Just as in previous booms, when miners responded to increasing demand for materials by providing too much supply, a potential risk in lithium is that potential growth for new energy vehicles in China is being overestimated, Elsa Wang, senior analyst at consultancy Asian Metal Inc in Beijing, said by phone. If all current lithium projects proceed as planned, they would deliver about 330,000 tons of lithium carbonate-equivalent by 2020, creating "a bit of an oversupplied market," according to Citigroup analyst Matthew Schembri.
Tesla, the producer of electric vehicles and power storage products led by billionaire Elon Musk, is preparing to open its giant Gigafactory battery plant in Nevada. It will probably require 25,000 tons of lithium hydroxide a year when it reaches capacity, according to Simon Moores, managing director of Benchmark Mineral, an industry advisory company. That's equivalent to about 45 percent of current global supply, he said.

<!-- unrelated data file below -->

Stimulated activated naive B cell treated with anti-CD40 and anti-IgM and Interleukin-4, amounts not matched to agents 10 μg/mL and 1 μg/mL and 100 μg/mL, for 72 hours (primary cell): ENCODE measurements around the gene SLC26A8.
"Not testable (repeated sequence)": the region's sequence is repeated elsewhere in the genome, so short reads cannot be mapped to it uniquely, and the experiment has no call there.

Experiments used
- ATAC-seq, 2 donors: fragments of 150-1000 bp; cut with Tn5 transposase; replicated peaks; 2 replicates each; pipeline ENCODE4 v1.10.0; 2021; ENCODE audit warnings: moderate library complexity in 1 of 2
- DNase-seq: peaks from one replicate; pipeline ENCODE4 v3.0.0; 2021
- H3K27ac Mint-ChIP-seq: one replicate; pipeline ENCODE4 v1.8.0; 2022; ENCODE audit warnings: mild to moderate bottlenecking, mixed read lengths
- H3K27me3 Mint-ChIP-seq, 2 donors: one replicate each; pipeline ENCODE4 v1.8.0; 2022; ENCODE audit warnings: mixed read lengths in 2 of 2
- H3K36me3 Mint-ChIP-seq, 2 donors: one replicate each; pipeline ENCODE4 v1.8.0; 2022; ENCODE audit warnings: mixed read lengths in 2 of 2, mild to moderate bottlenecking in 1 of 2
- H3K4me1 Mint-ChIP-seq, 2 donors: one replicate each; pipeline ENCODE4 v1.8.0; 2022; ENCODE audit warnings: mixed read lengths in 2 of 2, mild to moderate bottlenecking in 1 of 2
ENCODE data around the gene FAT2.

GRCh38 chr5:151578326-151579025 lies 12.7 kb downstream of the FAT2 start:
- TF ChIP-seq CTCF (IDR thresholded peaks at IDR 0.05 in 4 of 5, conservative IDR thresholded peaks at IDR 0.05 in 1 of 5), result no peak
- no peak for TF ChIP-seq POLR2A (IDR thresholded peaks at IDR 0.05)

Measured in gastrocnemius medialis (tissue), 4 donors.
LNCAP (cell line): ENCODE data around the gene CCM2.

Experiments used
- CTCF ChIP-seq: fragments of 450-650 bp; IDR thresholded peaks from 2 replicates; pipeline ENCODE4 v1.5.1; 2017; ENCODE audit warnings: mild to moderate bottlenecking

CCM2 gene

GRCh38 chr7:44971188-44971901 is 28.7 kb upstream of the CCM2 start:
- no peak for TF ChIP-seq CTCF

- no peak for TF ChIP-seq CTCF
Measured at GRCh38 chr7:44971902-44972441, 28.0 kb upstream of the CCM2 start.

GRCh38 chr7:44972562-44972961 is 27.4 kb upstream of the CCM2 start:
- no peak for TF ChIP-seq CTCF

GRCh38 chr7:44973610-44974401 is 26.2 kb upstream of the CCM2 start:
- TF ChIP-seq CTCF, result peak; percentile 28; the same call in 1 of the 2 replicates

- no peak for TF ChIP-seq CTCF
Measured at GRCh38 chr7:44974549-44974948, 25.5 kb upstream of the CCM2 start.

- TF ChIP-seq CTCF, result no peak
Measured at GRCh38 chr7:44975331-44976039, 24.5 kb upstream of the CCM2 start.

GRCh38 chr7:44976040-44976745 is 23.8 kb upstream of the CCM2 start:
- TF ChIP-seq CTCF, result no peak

LG Chem Ltd. last year completed construction of an electric-vehicle battery plant in Nanjing, China, with capacity to supply batteries for 50,000 high-performance electric cars annually. Boston-Power Inc. is expanding its plants in China, and Panasonic Corp., which makes batteries for Tesla cars, has added a joint venture there.
New supply from all lithium sources "will have a critical role to play in sourcing lithium for the battery supply chain," Moores said. "As things stands, there will not be enough lithium to supply the battery megafactories coming onstream."
- additional reporting James Attwood